The restoration of one of Canada's most famous schooners is swimming in delays, and possible cost overruns.
Nova Scotia invested nearly $16 million to rebuild the Bluenose II. But Friday, Premier Darrell Dexter confirmed rumours that the ship won't be setting sail this summer as hoped.
"It's a one of a kind project," he said. "There's no real template for doing this kind of thing."
'It shouldn't go in the water and not float' —Peter Kinley, Lunenburg Shipyard Alliance
Dexter was vague on any timeline for the project, saying only that the work could wind down "around the end of the year."
Peter Kinley, who heads one of the companies in the Lunenburg Shipyard Alliance, said the delay is due partly to safety concerns and bureaucratic headaches.
"Time and tide wait for no man," Kinley said. "It has to be safe. Pumping stations have to be ready…. It shouldn't go in the water and not float."
Every step in the project needs approval from some level of government, he said.
"We're still getting drawings at this late stage, we're still having to submit them for approval and we're still pending those approvals. So it really depends on all those aspects."
Dexter insisted that the final price tag will sit around $16 million, as planned.
"As far as I know, things are on budget, and I haven't been advise otherwise," he said.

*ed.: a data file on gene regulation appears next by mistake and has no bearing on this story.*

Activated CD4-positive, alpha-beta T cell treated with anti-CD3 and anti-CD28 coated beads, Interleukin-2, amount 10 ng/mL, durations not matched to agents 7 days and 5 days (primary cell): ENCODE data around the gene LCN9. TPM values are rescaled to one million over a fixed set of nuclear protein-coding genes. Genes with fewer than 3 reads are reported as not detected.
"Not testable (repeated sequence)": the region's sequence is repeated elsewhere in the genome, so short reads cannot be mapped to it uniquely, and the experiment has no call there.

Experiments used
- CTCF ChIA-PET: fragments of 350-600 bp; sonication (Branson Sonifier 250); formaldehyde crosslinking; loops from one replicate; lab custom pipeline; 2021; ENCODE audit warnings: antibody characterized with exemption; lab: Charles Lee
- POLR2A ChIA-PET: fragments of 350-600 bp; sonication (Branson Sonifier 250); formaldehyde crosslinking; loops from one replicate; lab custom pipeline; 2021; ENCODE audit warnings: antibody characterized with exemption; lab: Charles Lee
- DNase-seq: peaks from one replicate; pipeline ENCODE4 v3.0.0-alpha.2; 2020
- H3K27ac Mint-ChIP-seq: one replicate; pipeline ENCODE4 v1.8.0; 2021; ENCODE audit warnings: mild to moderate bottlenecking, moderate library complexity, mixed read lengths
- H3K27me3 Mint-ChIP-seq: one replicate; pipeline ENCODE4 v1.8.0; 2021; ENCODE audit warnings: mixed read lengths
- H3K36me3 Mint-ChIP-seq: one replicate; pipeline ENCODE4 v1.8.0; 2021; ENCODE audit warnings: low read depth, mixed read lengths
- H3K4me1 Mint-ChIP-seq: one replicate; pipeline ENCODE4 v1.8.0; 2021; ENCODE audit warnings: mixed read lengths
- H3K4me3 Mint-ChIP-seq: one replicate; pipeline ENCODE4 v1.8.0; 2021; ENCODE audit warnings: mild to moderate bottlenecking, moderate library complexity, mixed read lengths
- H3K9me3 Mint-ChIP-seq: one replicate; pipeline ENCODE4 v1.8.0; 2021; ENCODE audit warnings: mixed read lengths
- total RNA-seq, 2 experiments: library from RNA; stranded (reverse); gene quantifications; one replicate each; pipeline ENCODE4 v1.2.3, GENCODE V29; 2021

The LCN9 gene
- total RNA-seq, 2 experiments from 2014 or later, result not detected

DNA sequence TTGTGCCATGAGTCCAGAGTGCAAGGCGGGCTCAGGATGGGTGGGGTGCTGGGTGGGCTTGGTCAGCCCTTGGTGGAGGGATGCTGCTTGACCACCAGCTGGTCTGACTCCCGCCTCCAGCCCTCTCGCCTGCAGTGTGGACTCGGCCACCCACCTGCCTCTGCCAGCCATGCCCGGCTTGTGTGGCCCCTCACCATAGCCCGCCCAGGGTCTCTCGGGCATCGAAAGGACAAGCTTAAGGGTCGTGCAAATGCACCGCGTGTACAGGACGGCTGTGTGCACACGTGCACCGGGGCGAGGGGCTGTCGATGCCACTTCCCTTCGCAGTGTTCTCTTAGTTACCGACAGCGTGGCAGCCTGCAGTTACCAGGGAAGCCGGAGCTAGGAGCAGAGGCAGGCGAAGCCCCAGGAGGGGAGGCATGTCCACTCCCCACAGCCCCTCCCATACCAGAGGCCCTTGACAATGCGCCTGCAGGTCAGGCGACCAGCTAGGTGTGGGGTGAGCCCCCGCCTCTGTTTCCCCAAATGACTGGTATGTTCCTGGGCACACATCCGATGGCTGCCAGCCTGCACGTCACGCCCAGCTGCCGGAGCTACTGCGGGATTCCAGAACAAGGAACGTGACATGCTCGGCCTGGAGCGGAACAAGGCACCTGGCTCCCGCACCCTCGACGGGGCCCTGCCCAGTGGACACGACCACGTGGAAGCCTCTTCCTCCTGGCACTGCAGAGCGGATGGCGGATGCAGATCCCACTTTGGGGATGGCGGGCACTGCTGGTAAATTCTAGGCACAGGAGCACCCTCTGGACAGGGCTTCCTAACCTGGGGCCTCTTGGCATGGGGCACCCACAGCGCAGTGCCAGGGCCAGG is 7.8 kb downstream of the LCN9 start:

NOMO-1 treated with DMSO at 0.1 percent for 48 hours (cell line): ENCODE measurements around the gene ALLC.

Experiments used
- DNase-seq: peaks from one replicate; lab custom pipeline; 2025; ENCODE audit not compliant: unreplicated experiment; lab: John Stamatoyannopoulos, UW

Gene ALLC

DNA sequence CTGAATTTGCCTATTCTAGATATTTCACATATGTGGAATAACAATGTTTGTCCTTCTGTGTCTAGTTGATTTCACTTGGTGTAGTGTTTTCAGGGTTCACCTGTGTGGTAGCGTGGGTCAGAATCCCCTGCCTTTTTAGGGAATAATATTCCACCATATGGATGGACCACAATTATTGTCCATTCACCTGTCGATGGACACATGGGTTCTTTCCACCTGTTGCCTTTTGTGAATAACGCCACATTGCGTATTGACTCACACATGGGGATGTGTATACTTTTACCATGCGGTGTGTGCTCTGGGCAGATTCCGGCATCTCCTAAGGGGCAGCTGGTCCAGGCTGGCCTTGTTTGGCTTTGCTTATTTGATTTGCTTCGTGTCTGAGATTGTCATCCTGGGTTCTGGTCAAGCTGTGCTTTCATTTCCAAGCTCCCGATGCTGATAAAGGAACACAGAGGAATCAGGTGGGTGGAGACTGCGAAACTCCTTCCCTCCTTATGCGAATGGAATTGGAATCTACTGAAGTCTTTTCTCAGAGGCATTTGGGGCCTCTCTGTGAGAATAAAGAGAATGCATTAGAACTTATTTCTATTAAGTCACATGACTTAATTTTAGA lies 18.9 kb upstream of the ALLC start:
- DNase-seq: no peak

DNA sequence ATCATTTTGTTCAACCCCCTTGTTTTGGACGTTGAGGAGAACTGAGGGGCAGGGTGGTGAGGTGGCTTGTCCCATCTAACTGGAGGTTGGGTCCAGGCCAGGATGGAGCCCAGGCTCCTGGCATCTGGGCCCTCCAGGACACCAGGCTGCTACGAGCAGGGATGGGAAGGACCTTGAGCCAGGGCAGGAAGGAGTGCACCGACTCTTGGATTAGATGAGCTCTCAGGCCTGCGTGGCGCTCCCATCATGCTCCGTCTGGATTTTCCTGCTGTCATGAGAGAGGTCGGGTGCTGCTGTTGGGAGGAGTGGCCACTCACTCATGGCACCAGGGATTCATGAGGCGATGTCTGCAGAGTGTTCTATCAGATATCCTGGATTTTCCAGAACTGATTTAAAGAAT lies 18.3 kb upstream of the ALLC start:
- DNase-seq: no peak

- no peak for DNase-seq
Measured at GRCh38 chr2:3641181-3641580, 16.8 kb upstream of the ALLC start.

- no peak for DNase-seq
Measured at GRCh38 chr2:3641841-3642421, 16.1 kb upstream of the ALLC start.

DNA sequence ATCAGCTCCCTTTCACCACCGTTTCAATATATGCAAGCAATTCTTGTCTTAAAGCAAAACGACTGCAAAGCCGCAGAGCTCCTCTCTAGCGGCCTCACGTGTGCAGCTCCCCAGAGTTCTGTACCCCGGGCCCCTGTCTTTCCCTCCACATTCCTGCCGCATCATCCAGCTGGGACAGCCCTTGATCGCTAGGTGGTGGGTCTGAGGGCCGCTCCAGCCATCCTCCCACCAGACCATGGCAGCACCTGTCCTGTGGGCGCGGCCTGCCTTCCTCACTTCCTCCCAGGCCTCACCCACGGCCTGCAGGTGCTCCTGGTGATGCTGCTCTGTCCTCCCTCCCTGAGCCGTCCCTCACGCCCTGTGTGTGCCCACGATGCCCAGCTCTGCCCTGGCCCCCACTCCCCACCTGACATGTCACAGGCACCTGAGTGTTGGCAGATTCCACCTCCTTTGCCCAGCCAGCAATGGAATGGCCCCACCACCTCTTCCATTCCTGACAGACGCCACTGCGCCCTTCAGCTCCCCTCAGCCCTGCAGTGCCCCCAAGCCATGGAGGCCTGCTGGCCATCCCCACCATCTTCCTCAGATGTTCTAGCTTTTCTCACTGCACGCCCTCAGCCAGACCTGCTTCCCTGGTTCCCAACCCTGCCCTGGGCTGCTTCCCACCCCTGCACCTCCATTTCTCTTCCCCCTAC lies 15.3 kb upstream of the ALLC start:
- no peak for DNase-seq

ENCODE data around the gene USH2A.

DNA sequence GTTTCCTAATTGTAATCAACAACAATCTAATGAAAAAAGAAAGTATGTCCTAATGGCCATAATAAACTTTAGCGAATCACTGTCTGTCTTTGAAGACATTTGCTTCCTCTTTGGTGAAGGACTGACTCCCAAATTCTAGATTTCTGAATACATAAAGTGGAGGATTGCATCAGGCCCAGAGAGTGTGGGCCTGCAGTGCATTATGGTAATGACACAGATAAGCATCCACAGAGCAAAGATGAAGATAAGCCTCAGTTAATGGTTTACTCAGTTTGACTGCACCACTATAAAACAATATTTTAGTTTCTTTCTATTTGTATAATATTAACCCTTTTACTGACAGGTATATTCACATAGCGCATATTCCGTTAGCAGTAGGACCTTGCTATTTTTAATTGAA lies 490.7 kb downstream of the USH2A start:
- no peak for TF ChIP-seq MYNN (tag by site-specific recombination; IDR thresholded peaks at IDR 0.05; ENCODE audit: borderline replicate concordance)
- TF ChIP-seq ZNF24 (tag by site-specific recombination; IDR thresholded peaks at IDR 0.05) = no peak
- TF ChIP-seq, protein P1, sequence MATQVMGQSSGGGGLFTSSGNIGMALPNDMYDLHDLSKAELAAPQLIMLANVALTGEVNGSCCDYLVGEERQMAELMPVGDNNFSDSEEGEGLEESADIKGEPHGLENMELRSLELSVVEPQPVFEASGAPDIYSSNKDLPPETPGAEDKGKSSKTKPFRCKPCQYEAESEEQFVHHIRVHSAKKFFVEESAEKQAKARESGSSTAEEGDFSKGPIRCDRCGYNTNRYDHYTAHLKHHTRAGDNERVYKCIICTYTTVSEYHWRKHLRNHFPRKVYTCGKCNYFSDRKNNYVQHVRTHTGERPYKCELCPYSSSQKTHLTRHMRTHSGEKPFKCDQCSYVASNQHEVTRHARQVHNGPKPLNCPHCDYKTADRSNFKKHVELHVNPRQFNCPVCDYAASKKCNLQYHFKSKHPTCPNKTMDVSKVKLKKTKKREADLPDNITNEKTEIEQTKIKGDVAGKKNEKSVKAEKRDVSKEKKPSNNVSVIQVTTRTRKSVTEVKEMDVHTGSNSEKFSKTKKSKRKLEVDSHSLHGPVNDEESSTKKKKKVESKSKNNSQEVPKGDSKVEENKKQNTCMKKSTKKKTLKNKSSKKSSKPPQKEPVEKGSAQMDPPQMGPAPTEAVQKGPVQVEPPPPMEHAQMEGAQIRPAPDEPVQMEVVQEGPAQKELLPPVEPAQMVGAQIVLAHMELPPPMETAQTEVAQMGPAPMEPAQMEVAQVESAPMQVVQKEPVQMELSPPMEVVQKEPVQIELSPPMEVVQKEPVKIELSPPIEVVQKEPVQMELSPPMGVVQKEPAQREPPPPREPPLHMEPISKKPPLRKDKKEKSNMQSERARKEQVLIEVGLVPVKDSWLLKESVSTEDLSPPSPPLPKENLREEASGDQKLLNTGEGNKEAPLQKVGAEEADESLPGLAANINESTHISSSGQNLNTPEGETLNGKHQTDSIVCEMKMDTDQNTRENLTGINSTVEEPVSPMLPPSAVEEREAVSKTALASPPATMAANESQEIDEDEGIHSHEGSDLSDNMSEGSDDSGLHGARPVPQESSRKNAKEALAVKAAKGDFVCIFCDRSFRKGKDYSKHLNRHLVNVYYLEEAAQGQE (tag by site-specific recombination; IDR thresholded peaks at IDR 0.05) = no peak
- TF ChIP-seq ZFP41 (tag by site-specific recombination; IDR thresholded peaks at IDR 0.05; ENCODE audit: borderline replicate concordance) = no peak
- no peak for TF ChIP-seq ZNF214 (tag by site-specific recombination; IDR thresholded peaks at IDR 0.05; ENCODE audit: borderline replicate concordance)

But the unknown completion date is creating uncertainty around the project's costs, and Kinley admits the delays are adding up.
"We're constantly discussing things with out partners in the province, so parts of it are being renegotiated as we go all the time," Kinley said.
When pressed by reporters to give an estimate of what the difference will be, he avoided answering and eventually conceded they're "not negotiating downward."
"The cost of the project will be based on the amount of work that has to be done," he said.
Tourism season sails by
The Bluenose II was supposed to launch in early July, putting the boat in the water just in time for the busy tourist season. The delay also means the schooner won't be taking part in the province's Tall Ships festival later this month.
But the premier said that doesn't mean lost dollars for the industry.
"This project has been a great draw for Lunenburg," Dexter said. "You only need to come down here anytime as the tours were taking place. There were hundreds of people lined up to see the restoration of the Bluenose. So the Bluenose has in fact had a great tourism impact."
The province has been touting this project for years. A live webcam was set up so people could watch the boat evolve. Dexter maintains it will be worth the wait.
"The reality is, this is a great project. One that Nova Scotians are going to be very proud of, and that the workers here at the yard are going to be very, very proud of."
The Bluenose II was sold to the government of Nova Scotia in 1971 for just one dollar, saving it from being scrapped.
The original Bluenose was built in Lunenburg, in the same shipyard as the current renovation. It was launched in 1921 and never lost a race in 18 years of competition. That boat is featured on the Canadian dime.